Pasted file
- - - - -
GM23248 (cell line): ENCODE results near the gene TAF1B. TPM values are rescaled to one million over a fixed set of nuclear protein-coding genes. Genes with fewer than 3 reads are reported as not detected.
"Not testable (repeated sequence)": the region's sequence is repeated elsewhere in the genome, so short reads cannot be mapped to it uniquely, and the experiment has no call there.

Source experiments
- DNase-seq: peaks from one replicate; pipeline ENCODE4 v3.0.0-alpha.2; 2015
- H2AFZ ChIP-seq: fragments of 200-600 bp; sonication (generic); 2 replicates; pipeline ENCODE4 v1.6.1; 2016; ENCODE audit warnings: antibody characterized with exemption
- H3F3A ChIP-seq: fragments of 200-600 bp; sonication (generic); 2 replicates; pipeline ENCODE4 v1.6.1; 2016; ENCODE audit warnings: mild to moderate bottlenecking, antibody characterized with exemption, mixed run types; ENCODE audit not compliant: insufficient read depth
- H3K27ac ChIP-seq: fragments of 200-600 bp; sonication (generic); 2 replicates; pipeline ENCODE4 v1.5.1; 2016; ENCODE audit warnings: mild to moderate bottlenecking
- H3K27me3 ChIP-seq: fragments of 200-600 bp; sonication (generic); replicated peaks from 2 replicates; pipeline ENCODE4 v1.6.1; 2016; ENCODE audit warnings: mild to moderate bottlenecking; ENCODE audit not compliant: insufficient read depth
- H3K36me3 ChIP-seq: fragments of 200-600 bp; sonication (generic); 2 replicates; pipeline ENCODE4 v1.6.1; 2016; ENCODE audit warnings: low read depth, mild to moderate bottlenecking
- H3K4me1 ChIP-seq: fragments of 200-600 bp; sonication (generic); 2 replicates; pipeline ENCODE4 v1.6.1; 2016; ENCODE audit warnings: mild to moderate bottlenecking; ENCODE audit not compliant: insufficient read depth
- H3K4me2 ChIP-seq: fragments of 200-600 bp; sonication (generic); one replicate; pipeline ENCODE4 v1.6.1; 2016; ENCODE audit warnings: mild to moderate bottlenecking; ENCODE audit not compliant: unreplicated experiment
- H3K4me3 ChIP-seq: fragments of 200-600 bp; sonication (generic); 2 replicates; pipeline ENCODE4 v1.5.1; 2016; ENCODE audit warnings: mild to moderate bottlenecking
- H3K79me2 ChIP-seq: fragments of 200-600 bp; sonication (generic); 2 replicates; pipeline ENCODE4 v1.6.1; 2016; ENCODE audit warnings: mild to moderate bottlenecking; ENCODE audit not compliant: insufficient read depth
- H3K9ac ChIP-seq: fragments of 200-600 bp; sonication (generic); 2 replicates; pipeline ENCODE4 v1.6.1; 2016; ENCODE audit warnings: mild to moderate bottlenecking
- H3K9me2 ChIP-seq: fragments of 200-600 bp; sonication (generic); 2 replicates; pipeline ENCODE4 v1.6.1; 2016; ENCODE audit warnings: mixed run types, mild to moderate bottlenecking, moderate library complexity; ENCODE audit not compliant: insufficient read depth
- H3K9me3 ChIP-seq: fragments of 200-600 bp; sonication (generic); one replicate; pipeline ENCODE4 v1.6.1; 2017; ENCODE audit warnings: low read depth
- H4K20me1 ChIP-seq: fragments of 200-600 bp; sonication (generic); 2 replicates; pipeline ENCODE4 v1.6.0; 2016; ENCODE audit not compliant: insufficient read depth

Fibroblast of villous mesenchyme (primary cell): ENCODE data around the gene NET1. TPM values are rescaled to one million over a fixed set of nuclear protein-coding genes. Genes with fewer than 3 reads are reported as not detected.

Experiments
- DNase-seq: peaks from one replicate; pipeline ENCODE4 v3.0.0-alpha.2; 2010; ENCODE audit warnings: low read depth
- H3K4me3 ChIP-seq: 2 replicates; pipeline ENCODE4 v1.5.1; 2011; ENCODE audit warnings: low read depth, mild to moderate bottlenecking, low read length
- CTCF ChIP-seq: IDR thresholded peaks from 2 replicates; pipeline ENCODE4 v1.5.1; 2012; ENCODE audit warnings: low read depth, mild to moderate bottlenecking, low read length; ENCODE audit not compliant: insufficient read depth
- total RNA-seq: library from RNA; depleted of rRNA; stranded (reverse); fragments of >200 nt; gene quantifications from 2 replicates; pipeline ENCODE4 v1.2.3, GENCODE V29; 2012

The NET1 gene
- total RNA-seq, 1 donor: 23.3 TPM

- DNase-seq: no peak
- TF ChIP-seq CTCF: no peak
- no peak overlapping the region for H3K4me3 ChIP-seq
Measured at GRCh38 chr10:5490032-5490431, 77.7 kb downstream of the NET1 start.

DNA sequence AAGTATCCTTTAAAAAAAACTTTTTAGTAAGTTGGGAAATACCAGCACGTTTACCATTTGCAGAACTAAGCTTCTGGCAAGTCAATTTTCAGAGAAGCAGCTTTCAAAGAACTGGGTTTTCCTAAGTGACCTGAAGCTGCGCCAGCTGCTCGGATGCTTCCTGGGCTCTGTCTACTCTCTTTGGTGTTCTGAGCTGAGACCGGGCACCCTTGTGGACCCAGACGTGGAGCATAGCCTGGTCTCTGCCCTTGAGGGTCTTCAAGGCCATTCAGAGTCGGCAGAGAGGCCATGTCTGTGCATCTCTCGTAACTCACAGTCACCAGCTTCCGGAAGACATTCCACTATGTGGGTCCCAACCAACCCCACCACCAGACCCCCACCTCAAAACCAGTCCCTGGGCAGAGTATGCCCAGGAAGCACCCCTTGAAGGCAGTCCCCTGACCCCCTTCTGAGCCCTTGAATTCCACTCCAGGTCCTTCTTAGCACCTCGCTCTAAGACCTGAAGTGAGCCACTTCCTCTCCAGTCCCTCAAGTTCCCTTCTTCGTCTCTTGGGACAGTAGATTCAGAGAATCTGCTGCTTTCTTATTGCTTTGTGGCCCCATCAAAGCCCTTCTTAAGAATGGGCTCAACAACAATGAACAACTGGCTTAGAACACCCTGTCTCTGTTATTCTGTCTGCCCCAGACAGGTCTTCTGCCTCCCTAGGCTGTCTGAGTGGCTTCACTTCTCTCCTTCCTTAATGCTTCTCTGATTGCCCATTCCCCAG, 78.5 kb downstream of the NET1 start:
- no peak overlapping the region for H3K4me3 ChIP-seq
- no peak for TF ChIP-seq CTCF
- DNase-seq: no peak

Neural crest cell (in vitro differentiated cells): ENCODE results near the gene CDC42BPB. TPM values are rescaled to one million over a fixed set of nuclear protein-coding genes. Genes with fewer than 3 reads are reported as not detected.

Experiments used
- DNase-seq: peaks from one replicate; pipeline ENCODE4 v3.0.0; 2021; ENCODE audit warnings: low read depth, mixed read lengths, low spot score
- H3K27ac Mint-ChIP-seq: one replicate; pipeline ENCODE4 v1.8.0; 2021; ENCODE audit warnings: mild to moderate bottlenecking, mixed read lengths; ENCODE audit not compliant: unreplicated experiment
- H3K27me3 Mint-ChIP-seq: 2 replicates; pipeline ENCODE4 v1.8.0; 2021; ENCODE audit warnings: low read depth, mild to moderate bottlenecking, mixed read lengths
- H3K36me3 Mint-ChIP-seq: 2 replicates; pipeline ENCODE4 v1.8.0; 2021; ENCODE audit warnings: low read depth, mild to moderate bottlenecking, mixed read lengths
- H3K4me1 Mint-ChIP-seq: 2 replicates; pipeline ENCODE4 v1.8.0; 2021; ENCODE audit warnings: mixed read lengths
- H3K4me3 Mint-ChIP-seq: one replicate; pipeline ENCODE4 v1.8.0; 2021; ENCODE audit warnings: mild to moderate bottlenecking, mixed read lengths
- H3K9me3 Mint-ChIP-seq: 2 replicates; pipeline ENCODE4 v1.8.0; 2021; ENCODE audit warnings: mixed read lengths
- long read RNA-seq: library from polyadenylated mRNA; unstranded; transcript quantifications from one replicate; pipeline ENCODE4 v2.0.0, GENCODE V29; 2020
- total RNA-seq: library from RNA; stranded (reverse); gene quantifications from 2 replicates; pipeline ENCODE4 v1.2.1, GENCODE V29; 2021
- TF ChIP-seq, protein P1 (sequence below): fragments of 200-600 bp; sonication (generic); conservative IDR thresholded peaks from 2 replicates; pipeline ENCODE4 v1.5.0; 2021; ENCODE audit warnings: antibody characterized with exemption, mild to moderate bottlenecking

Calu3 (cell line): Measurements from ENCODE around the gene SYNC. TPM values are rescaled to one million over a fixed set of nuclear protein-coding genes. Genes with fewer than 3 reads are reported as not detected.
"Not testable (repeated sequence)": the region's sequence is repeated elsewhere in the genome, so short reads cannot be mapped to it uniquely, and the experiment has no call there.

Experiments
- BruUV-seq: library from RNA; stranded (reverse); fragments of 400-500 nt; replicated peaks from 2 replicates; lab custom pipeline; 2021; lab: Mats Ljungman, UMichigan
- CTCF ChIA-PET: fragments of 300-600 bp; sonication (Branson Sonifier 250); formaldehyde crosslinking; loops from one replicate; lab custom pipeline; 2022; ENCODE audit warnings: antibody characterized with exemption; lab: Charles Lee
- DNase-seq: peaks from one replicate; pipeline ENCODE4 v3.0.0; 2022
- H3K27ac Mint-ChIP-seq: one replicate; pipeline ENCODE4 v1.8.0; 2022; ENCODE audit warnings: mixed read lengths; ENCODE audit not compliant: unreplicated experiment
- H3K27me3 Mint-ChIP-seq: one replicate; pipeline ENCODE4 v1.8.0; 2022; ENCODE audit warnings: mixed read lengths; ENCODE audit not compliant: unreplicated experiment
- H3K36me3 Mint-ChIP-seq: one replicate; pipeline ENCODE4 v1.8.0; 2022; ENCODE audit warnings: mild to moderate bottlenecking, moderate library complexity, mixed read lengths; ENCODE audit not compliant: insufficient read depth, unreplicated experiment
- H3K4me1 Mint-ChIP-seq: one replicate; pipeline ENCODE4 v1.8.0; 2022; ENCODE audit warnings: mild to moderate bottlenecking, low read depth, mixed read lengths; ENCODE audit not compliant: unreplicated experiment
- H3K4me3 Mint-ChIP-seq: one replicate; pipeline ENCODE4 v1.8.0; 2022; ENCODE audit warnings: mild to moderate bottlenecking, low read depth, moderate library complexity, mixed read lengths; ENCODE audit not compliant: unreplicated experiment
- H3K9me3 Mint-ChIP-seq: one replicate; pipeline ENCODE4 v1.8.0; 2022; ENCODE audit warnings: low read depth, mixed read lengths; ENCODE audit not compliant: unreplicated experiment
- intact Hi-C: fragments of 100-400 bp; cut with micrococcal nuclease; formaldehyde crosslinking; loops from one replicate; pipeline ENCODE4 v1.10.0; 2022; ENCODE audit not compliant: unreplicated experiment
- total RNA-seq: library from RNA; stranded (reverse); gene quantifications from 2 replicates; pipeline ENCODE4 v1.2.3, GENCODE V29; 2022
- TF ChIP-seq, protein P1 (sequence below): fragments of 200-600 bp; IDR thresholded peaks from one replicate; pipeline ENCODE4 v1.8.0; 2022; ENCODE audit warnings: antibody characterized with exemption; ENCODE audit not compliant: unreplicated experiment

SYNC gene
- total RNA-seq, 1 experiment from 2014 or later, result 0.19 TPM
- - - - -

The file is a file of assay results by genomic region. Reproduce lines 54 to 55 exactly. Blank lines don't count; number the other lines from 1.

- H3K36me3 Mint-ChIP-seq: one replicate; pipeline ENCODE4 v1.8.0; 2022; ENCODE audit warnings: mild to moderate bottlenecking, moderate library complexity, mixed read lengths; ENCODE audit not compliant: insufficient read depth, unreplicated experiment
- H3K4me1 Mint-ChIP-seq: one replicate; pipeline ENCODE4 v1.8.0; 2022; ENCODE audit warnings: mild to moderate bottlenecking, low read depth, mixed read lengths; ENCODE audit not compliant: unreplicated experiment